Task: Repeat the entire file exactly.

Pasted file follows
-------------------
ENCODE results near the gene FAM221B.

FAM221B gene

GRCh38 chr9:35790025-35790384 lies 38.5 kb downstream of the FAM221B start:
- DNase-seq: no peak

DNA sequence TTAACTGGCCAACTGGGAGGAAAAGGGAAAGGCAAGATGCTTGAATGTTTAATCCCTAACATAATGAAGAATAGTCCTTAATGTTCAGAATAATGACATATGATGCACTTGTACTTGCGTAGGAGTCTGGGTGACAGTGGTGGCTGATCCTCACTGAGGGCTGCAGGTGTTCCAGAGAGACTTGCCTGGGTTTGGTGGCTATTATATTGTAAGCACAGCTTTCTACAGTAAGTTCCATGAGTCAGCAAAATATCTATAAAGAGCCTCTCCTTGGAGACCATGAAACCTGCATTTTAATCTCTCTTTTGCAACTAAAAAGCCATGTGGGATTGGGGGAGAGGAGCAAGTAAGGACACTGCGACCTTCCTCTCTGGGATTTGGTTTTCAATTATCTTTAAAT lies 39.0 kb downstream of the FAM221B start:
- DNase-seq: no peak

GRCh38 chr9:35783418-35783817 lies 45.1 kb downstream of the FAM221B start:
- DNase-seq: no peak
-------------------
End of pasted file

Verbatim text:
ENCODE results near the gene FAM221B.

FAM221B gene

GRCh38 chr9:35790025-35790384 lies 38.5 kb downstream of the FAM221B start:
- DNase-seq: no peak

DNA sequence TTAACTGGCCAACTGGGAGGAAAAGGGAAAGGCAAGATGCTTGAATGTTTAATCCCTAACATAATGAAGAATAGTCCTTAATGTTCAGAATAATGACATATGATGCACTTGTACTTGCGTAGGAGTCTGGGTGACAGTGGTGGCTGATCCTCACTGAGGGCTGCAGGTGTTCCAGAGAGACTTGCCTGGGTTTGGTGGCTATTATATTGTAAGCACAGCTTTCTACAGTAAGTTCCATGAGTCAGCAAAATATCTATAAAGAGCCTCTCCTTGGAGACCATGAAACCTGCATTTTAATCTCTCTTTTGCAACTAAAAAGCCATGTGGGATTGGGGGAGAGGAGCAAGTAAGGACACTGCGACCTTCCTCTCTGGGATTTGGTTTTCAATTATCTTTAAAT lies 39.0 kb downstream of the FAM221B start:
- DNase-seq: no peak

GRCh38 chr9:35783418-35783817 lies 45.1 kb downstream of the FAM221B start:
- DNase-seq: no peak